Readers from the first book got eased into their pidgin English, to the point they could speak root monster by the end. That was kind of a fun thing to pull off as an author.
What I never saw coming was how beloved these guys became to my readers. I was even asked for a stand-alone root monster story a couple of times. I declined, because I think they’re better in small doses. It’s the old leave them wanting more concept.
In my mind they were a means to an end. They could sneak into places and steal things under the cover of night, run small errands, even sound a tiny horn to protect the crew. My readers loved them. If you followed the first tour, and now on this tour, you’ll see a lot of comments about the root monsters. They’ve almost overshadowed the main characters.
Do I care whether my readers enjoy the monsters the most?… Not one bit. If readers enjoy the tales, that’s all I care. Enjoy whatever parts you like.
I’m here to tell you the story has some solid main characters. I’ve always gone with more stoic main characters, then used supporting characters for any light hearted moments. The stories are fun adventures in a fantasy world, but that world also includes root monsters. It just wouldn’t be the same story without them.
Part of the challenge is to find ways to exceed whatever they’ve done up to this point. Their appeal is their absurdity and sassiness. They’re along for the ride in HMS Lanternfish, and even staged a rave party aboard the ship one night. You’ll have to read the new book to find out about that part.
I’m already thinking about how to wrap this trilogy up, and have a good storyboard in production. Oddly enough, the denouement for the root monsters was one of the first parts to come to me. I guess they stuck with me, too.
If you’re up for adventure on the high seas, with root monsters included, check out the Lanternfish books. The newest one is the middle of the trilogy and is priced at 99¢ for the time being. Since this is a trilogy, you’re going to want to read book one first, but grab book two before the price goes up.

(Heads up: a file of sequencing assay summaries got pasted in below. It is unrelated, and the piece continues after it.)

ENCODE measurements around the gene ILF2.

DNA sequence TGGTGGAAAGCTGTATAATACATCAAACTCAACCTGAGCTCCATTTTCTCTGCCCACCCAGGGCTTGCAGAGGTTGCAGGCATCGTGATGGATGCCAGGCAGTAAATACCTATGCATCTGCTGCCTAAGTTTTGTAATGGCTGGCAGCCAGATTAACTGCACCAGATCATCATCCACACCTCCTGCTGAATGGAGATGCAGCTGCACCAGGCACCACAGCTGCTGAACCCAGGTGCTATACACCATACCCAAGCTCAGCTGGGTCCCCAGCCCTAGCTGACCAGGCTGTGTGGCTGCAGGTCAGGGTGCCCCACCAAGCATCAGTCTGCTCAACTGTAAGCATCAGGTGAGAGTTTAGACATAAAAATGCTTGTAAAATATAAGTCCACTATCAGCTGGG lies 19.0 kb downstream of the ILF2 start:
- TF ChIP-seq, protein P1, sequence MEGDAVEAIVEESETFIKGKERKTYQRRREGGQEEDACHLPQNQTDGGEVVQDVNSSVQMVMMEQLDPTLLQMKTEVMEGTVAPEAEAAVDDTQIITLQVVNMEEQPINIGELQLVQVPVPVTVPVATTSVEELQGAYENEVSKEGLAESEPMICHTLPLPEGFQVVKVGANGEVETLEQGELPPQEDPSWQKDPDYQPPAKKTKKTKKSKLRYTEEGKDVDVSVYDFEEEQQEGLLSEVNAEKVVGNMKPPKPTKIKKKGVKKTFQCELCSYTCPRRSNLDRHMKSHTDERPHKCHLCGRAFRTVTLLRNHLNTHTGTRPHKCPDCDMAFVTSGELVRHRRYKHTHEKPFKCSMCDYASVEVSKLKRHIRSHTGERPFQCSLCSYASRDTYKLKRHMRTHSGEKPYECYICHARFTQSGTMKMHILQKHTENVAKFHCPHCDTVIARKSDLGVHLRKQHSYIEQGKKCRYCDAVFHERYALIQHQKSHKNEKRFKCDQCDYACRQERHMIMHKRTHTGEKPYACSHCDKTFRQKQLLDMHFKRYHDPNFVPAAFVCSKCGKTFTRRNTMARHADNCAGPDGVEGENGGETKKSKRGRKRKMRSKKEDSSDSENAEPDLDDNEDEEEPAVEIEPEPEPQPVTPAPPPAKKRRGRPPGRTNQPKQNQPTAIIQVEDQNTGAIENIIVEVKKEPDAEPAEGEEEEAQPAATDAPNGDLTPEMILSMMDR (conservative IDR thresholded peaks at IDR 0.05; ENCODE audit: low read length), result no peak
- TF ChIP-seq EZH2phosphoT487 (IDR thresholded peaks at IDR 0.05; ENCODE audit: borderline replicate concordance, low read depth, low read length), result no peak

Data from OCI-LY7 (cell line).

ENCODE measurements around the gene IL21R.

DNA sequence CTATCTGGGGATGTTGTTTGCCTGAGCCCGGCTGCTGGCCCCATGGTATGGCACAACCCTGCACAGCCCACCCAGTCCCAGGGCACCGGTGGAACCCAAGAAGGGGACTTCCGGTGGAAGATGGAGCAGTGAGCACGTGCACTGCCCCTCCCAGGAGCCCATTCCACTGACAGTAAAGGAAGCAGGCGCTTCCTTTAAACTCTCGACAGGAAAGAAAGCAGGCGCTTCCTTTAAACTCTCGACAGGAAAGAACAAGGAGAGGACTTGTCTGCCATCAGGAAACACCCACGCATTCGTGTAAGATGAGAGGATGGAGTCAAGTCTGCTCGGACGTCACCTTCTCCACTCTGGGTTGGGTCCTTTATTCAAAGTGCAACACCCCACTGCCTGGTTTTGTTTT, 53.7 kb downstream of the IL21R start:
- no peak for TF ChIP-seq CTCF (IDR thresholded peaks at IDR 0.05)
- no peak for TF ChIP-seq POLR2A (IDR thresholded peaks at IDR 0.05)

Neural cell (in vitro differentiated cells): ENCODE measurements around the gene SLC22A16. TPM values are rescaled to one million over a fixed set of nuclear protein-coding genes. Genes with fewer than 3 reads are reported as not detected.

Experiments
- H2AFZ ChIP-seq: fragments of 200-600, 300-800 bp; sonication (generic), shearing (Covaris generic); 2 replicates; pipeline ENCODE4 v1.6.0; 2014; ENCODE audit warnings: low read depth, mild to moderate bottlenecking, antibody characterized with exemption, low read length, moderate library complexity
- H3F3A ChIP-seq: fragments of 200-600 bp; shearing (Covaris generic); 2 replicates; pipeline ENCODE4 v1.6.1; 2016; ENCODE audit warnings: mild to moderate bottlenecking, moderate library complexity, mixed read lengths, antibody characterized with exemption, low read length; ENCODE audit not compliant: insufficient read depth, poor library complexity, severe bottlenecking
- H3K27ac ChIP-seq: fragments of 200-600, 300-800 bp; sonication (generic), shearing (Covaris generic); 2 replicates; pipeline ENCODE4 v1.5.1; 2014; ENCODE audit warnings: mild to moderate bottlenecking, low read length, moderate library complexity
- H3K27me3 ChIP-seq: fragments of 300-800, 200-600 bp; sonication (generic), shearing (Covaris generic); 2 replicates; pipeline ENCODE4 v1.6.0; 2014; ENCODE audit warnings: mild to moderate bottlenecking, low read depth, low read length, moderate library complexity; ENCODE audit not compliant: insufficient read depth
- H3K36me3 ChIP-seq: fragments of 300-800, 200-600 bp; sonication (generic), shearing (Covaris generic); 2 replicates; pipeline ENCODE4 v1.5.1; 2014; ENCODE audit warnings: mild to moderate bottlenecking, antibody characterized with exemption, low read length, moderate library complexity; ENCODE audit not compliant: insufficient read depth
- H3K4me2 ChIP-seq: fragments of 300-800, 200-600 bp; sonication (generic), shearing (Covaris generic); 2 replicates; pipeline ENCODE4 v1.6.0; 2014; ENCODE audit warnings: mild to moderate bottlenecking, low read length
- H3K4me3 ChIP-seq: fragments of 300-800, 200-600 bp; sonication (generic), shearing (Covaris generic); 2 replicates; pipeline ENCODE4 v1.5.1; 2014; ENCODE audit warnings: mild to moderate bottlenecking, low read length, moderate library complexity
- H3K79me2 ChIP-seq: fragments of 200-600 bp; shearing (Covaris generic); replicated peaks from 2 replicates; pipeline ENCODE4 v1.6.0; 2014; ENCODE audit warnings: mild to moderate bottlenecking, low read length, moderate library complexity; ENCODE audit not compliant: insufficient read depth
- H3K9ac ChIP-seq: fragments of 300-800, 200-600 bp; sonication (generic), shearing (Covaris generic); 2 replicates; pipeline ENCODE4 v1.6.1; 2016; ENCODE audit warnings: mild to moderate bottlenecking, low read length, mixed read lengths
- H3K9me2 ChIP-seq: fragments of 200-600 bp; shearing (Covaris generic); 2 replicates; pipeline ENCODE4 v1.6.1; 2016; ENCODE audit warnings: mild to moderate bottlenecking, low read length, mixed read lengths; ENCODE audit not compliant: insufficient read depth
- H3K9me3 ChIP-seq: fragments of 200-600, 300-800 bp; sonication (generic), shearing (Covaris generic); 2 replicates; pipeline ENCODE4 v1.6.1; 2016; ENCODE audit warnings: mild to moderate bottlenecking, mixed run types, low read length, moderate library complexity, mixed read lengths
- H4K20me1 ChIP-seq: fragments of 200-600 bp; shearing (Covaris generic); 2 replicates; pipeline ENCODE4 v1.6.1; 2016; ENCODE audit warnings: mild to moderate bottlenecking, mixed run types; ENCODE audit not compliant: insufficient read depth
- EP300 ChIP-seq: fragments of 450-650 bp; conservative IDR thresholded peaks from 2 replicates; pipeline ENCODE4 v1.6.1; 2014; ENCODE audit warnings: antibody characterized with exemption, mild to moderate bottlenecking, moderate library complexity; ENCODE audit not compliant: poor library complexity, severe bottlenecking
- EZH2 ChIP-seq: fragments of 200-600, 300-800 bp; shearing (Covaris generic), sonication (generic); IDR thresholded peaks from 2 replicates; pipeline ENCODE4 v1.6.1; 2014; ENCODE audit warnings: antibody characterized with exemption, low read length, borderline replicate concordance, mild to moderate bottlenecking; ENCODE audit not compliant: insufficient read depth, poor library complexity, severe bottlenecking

I’ll leave Teri with a cover and blurb, along with those all-important purchase links. I’m also including a poster of Lisa Burton, my personal assistant, posing with the root monsters to give you a visual. (Lisa’s the big one.)
Blurb: The Lanternfish crew completed their original mission, but got exposed to a more global problem. An entire continent is at war, headed up by a head-strong young king with dreams of power, and pushed from behind by a mysterious religious order known as the Fulminites.
Rather than let their country fall under the iron boot of conquest, James and his crew set sail once more to see what kind of muscle Lanternfish can lend to the war effort. Acting precariously under an unofficial charter as a privateer, even his allies aren’t always his friends.
HMS Lanternfish explores new worlds on its way to war, and drifts considerably off course. It features an international crew of characters, and for fans of the first book, the root monsters are back, too. Tall ships, a few con games, martial arts, and everything you loved about the original book is all returning.
Hoist the colors and wheel out the guns. Lanternfish is taking to the high seas once more.
HMS Lanternfish: 99¢ for a limited time.
Voyage of the Lanternfish: Book one of the trilogy.